General Hospital Gets New COVID Wards

Dr Joseph Webb, CEO of Nashville General Hospital, speaking at an the unveiling of two emergency COVID-19 wards on Friday June 5. “Nashville General Hospital has been providing care for this community for 130 years. That’s a long time. From Spanish Flu in 1918 to the current COVID-19 pandemic today. As the city’s original hospital, Nashville General is committed to providing equitable access to excellent clinical care to all of our patients.”

NASHVILLE, TN–Governor Bill Lee, Mayor John Cooper, and several dignitaries celebrated the completion of two standby coronavirus wards at Nashville General Hospital (NGH) last week.

The Federal Emergency Management Agency (FEMA) paid for the conversion of 26,292 square-feet of unused space into an alternative care site in the event local hospitals are overwhelmed with COVID patients. The units have a combined total of 67 beds spaces.

The U.S. Army Corps of Engineers managed the $7.2 million project. Turner Construction used hundreds of small contractors who worked non-stop to finish the stand-by facility in 24 days.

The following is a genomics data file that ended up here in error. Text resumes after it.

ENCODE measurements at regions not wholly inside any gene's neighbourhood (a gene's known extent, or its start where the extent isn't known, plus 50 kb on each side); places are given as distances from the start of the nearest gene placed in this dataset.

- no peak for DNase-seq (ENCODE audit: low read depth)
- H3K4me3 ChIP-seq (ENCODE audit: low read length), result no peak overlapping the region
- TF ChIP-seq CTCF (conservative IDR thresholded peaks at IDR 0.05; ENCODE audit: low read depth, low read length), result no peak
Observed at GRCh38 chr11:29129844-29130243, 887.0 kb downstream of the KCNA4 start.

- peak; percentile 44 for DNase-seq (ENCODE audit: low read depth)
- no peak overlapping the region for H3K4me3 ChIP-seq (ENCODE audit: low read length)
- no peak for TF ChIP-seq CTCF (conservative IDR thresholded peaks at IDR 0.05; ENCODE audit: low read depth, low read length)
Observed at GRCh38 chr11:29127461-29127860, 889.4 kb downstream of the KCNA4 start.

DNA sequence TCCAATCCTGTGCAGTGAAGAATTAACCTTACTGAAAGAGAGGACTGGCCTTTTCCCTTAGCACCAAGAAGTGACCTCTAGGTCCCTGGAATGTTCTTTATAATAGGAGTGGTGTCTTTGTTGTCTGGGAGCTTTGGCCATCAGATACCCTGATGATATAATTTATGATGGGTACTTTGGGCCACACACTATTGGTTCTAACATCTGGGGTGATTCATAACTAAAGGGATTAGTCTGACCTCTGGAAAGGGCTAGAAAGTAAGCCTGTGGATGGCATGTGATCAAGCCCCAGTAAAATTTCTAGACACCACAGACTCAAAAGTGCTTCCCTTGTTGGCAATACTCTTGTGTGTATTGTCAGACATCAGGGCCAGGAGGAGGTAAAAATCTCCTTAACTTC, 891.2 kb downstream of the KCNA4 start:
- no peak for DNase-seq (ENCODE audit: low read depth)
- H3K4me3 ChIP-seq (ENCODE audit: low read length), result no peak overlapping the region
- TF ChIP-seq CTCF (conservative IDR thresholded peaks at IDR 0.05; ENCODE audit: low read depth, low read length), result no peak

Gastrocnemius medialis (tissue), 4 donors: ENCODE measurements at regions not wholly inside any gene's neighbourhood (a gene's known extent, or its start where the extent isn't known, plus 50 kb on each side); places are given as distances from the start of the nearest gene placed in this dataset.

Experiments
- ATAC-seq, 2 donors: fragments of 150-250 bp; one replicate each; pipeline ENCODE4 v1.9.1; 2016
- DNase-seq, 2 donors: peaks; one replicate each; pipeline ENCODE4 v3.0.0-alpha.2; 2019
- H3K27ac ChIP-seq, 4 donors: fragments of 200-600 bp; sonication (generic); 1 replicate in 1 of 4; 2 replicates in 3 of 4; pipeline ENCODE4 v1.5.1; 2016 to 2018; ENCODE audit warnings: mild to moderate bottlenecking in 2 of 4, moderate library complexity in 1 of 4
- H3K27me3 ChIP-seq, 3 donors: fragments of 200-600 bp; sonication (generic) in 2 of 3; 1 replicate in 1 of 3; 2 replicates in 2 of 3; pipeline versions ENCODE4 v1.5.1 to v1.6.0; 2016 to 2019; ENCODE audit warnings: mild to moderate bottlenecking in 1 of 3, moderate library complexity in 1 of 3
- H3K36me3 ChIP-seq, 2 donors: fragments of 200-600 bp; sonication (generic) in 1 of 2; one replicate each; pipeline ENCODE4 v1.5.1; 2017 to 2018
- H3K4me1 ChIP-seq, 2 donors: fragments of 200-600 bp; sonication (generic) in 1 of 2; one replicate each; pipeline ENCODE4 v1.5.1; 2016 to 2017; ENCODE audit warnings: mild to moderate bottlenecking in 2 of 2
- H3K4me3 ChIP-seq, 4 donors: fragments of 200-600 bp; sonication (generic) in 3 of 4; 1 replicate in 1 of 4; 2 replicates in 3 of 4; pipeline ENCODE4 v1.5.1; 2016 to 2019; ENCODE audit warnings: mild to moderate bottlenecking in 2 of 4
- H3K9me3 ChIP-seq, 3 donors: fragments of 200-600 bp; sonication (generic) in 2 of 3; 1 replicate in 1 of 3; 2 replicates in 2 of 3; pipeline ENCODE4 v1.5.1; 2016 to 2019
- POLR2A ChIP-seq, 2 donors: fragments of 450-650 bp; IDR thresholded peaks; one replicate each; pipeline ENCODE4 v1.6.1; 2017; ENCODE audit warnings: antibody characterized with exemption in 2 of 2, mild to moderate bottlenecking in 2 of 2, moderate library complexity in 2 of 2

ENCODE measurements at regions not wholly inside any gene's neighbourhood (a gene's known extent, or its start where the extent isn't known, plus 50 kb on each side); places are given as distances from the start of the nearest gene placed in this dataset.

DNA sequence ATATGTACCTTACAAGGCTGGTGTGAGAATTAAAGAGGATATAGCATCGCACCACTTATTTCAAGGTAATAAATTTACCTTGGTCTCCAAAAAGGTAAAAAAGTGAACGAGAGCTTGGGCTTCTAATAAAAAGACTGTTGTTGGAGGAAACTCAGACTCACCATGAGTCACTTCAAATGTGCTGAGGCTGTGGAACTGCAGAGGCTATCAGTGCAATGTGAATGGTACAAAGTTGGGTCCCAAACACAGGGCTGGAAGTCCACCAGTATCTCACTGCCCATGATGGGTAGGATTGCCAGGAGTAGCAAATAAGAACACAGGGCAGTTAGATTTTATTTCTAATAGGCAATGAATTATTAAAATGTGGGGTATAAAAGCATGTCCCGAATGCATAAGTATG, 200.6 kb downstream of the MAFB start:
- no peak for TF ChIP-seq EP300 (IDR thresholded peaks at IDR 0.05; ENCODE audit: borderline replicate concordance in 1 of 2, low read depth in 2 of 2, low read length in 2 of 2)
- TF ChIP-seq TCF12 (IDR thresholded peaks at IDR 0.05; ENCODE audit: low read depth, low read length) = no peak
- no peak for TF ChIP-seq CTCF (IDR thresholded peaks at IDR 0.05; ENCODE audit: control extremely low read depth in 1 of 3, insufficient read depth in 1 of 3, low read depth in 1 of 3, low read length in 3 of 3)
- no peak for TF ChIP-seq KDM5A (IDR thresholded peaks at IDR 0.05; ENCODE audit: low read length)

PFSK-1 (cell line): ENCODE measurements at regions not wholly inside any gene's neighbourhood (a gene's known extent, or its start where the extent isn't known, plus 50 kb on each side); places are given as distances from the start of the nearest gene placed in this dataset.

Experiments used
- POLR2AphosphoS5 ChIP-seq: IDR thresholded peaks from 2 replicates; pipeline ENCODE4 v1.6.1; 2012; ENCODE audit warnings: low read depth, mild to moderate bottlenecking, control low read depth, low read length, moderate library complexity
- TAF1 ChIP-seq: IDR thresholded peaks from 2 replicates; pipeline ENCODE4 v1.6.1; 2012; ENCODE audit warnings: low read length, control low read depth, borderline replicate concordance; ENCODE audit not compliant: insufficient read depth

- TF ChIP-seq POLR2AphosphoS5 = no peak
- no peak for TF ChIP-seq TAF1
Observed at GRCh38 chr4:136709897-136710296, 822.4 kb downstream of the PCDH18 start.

“This is a hospital within a hospital. It’s the only facility of this kind of the 37 alternative care sites across the country built by National Guard for states this is the only one where there is acute care for COVID-19 patients but should they fall into a need of greater care they can go right downstairs. That’s a great model and it’s a sustainable model,” Lee said.

If it is activated, Nashville General will provide the care of COVID-19 patients in the negative pressure wards. NGH will provide wrap around services including biomedical, nutrition, security, internet access, janitorial, linen, medical oxygen, office supplies, pharmacy, and radiology. The Governor’s Unified Command Group has leased the alternative care wards with FEMA money.

“We don’t know what Public Health crises may befall the community in the future. But one thing is for sure: Nashville General is committed to prevention, treatment, and disease management and that is unwavering. We’re Nashville community hospital and we’re here to stay,” said Dr. Joseph Webb, CEO of Nashville General Hospital.

There is another alternative care facility in Memphis. It is located on four floors of the old Commercial Appeal building. It can accommodate 401 patients, with 33 beds set aside for higher-acuity care, and is equipped with 22 nursing stations, and 30 storage rooms, and piped oxygen.

The University of Tennessee Health Science Center in Memphis will provide medical care of patients if the facility is occupied. Wrap-around services like linen, pharmacy, and X-rays will be put in place if the site is activated.

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